A. Yes. I turned both to Himmler and to the Fuehrer. These rumors first induced me to make representations to Himmler and he denied vehemently and indignantly that such killings were taking place. He referred to the Fuehrer order to evacuate the Jews. He said that of course cases of deaths occurred during the transportation of old and sick people because of air attacks and so forth, and moreover the Jews were employed in special camps in the East in war essential labor. He pulled from his desk a thick photograph album and showed me the tailor shops, shoe repair shops, saddler shops, and so forth, in these photographs representing this work. Then he said to me, "Name to me the people who bring forth such rumors." That I could not do because I had no positive proof and because I did not wish to name those who had told me something because they could not bear that responsibility. I told him rather that I considered myself under obligation to report these matters to the Fuehrer and to this Himmler replied, "Do what you have to. I can't prevent you. But I advise you not to do it because I alone am responsible to the Fuehrer for this evacuation which was ordered."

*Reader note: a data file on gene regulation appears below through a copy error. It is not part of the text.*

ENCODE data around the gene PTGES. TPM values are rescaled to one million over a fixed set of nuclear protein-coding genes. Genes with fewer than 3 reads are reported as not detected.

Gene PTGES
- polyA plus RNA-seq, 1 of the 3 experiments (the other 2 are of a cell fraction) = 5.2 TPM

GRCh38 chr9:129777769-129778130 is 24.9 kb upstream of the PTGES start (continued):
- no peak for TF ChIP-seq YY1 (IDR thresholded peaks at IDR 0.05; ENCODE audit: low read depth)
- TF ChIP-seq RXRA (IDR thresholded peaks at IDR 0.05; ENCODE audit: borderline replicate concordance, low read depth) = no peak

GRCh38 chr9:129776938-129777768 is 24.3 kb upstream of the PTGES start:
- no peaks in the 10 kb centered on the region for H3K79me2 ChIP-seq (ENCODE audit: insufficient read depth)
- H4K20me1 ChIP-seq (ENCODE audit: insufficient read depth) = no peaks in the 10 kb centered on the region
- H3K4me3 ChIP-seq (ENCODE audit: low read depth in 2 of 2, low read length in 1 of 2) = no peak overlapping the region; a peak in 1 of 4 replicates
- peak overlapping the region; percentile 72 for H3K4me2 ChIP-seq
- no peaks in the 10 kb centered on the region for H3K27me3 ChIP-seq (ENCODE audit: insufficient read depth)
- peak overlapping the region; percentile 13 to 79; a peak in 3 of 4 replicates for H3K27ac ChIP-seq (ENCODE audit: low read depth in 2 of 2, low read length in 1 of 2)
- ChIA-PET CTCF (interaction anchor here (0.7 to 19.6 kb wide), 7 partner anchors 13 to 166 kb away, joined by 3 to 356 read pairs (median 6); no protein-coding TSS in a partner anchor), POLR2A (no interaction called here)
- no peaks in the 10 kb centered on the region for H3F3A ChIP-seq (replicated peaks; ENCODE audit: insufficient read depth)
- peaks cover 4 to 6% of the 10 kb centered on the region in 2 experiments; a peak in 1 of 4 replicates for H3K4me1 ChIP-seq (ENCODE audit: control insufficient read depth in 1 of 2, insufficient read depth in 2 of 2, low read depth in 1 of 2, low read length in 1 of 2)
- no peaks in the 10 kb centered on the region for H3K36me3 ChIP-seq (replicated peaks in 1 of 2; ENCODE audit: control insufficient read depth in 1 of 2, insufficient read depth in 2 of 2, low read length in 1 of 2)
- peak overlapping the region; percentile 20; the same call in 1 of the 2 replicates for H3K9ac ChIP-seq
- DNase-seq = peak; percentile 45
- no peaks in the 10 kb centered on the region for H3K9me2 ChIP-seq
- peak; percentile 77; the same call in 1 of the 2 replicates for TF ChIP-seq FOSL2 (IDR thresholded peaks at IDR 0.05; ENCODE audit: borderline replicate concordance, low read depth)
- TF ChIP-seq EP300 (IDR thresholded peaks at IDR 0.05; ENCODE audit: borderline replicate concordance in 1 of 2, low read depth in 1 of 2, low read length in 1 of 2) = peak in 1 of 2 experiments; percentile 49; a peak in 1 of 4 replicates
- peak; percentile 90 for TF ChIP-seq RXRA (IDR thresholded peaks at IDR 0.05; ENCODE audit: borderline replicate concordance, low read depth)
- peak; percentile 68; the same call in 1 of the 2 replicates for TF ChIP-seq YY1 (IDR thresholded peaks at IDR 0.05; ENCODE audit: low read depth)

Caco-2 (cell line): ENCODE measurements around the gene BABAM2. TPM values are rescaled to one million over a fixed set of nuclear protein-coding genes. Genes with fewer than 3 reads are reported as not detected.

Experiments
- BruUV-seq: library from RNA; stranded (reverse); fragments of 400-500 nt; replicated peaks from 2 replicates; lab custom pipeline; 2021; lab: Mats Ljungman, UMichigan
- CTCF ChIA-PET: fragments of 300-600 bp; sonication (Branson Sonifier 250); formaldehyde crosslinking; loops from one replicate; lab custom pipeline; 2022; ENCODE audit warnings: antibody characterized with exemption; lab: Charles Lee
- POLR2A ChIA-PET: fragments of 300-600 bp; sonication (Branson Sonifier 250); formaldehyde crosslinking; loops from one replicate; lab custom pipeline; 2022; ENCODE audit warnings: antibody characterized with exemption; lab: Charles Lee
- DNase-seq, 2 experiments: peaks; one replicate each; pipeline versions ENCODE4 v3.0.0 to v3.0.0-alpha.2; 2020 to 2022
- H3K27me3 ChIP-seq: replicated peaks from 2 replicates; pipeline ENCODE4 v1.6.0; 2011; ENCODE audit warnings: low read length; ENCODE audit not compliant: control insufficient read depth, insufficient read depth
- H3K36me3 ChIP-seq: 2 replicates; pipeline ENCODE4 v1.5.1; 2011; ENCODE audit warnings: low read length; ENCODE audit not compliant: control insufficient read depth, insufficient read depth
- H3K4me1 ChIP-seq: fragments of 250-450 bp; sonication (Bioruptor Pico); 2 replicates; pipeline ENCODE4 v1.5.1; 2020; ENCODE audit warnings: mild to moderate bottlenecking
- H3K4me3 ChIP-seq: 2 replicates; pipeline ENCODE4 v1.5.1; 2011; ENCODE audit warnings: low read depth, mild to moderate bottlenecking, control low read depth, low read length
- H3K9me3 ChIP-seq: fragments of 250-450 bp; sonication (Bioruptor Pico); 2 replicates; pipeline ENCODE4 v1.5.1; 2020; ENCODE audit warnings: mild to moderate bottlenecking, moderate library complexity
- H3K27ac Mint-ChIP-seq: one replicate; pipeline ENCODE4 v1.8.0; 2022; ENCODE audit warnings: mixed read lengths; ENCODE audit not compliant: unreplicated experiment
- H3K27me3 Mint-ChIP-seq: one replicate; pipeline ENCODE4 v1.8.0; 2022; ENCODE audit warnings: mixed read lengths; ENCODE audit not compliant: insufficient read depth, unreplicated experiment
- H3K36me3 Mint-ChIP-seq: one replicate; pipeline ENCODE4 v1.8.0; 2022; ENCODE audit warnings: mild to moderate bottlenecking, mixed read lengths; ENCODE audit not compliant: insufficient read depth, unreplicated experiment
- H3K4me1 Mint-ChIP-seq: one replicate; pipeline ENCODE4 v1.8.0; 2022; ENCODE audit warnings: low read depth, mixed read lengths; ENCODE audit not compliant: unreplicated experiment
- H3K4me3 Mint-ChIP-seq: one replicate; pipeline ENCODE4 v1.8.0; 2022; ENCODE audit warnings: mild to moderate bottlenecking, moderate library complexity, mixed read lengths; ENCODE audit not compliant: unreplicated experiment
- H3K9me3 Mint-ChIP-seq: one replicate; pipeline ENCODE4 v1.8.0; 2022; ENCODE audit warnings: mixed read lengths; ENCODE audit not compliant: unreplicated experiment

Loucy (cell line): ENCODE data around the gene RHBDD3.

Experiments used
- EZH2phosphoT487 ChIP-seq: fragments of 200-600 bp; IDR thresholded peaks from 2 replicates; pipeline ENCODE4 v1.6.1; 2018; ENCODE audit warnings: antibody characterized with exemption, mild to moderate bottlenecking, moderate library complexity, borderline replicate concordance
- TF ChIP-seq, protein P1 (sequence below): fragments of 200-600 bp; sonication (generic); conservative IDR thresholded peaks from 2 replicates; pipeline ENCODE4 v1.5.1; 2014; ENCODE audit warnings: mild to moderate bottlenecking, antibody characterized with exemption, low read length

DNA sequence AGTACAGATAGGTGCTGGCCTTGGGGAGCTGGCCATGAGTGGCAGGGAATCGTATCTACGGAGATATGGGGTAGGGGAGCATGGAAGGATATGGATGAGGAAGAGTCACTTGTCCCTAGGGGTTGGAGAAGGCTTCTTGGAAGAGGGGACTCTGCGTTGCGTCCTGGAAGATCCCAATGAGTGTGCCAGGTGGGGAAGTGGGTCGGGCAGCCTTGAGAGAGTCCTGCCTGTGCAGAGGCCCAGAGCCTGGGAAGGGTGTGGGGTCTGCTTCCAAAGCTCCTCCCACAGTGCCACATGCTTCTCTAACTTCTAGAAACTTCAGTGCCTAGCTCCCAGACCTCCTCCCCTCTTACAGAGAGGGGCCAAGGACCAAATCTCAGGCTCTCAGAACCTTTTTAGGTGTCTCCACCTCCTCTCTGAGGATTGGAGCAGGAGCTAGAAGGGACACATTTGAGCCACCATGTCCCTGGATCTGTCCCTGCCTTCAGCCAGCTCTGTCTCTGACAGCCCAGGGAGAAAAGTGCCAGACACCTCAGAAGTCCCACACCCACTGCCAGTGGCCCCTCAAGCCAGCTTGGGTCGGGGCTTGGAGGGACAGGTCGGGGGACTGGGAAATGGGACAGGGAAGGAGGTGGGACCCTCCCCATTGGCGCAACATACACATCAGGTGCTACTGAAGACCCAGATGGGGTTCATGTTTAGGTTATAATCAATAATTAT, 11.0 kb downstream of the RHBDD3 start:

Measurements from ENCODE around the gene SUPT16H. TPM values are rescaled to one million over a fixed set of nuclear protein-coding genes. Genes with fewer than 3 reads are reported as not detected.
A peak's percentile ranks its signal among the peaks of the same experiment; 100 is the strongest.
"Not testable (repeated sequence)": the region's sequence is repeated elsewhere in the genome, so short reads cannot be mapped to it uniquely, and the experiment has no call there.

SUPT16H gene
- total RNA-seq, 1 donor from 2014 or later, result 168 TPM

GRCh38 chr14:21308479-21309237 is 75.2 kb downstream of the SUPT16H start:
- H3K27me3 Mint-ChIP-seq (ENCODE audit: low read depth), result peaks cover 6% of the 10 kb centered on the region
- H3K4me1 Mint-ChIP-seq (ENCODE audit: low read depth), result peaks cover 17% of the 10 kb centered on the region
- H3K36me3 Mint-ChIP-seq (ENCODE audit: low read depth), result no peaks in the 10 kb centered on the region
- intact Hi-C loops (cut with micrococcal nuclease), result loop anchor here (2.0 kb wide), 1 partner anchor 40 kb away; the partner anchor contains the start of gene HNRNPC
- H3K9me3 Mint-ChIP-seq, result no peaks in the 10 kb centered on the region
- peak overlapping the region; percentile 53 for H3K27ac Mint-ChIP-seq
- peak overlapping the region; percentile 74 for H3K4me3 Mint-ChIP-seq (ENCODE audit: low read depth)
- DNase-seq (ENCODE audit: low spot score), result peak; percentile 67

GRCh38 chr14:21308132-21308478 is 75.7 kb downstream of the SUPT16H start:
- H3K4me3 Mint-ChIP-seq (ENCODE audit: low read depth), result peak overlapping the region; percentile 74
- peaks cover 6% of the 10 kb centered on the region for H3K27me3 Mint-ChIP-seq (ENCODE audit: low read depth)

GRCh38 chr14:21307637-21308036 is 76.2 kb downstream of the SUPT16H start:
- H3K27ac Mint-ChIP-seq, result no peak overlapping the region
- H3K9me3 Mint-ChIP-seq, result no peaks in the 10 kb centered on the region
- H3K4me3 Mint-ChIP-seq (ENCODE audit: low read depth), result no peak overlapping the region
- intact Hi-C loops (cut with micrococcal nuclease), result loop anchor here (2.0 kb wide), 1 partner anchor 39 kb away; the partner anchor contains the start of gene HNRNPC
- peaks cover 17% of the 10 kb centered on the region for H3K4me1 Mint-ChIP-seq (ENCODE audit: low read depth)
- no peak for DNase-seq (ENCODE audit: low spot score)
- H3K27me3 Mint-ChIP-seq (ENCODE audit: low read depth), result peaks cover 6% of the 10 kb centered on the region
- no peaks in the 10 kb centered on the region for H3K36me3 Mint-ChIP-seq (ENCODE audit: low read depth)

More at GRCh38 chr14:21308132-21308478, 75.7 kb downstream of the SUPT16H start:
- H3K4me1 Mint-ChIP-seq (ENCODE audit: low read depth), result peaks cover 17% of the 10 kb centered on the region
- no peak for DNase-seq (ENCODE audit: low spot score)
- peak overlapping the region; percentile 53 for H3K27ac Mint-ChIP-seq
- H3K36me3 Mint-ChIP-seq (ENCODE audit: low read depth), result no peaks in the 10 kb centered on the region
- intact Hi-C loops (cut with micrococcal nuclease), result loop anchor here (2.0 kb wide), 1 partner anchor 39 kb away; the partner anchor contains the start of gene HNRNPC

Q. Did this statement of Himmler's reassure you?

A. No. I did apply for permission to report to the Fuehrer, as I had told Himmler I would, and after many weeks it was granted. The Fuehrer gave me much the same answer as Himmler had given me, and added that he didn't want this matter dealt with during the war. He would later decide where the Jews were to be sent. I had the impression that Himmler had been to the Fuehrer in the meantime and had probably told him that I was going to report to him on these rumors. On this occasion the Fuehrer also demanded that I bring forth positive proof for alleged killings of Jews and that I should name those purveying the rumors. First of all, I couldn't do this, and second I didn't want to name people who could not and did not wish to stick to their stories.